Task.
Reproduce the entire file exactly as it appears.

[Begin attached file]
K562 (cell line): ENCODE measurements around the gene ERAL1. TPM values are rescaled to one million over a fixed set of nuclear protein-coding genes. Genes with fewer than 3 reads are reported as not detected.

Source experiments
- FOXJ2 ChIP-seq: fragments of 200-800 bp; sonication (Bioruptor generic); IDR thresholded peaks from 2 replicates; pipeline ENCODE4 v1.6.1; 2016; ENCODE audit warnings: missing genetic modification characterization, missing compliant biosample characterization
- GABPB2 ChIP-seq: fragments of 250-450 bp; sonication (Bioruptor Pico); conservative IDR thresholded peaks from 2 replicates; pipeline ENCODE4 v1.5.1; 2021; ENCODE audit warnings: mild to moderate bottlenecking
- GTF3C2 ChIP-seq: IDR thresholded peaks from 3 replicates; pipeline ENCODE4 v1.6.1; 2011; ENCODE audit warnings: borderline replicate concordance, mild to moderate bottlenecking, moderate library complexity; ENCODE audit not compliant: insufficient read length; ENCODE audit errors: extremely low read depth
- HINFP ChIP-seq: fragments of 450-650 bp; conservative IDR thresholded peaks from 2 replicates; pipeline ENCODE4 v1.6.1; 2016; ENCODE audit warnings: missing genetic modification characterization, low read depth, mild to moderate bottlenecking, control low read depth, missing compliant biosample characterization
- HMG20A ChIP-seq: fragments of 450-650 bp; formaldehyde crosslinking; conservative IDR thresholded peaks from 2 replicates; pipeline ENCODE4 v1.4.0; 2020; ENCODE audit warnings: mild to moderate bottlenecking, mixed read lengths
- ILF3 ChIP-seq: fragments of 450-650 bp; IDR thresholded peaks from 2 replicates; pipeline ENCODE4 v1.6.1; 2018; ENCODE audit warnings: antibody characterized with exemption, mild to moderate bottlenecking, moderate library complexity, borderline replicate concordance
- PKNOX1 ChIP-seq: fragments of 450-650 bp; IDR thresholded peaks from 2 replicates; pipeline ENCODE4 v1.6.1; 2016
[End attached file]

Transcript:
K562 (cell line): ENCODE measurements around the gene ERAL1. TPM values are rescaled to one million over a fixed set of nuclear protein-coding genes. Genes with fewer than 3 reads are reported as not detected.

Source experiments
- FOXJ2 ChIP-seq: fragments of 200-800 bp; sonication (Bioruptor generic); IDR thresholded peaks from 2 replicates; pipeline ENCODE4 v1.6.1; 2016; ENCODE audit warnings: missing genetic modification characterization, missing compliant biosample characterization
- GABPB2 ChIP-seq: fragments of 250-450 bp; sonication (Bioruptor Pico); conservative IDR thresholded peaks from 2 replicates; pipeline ENCODE4 v1.5.1; 2021; ENCODE audit warnings: mild to moderate bottlenecking
- GTF3C2 ChIP-seq: IDR thresholded peaks from 3 replicates; pipeline ENCODE4 v1.6.1; 2011; ENCODE audit warnings: borderline replicate concordance, mild to moderate bottlenecking, moderate library complexity; ENCODE audit not compliant: insufficient read length; ENCODE audit errors: extremely low read depth
- HINFP ChIP-seq: fragments of 450-650 bp; conservative IDR thresholded peaks from 2 replicates; pipeline ENCODE4 v1.6.1; 2016; ENCODE audit warnings: missing genetic modification characterization, low read depth, mild to moderate bottlenecking, control low read depth, missing compliant biosample characterization
- HMG20A ChIP-seq: fragments of 450-650 bp; formaldehyde crosslinking; conservative IDR thresholded peaks from 2 replicates; pipeline ENCODE4 v1.4.0; 2020; ENCODE audit warnings: mild to moderate bottlenecking, mixed read lengths
- ILF3 ChIP-seq: fragments of 450-650 bp; IDR thresholded peaks from 2 replicates; pipeline ENCODE4 v1.6.1; 2018; ENCODE audit warnings: antibody characterized with exemption, mild to moderate bottlenecking, moderate library complexity, borderline replicate concordance
- PKNOX1 ChIP-seq: fragments of 450-650 bp; IDR thresholded peaks from 2 replicates; pipeline ENCODE4 v1.6.1; 2016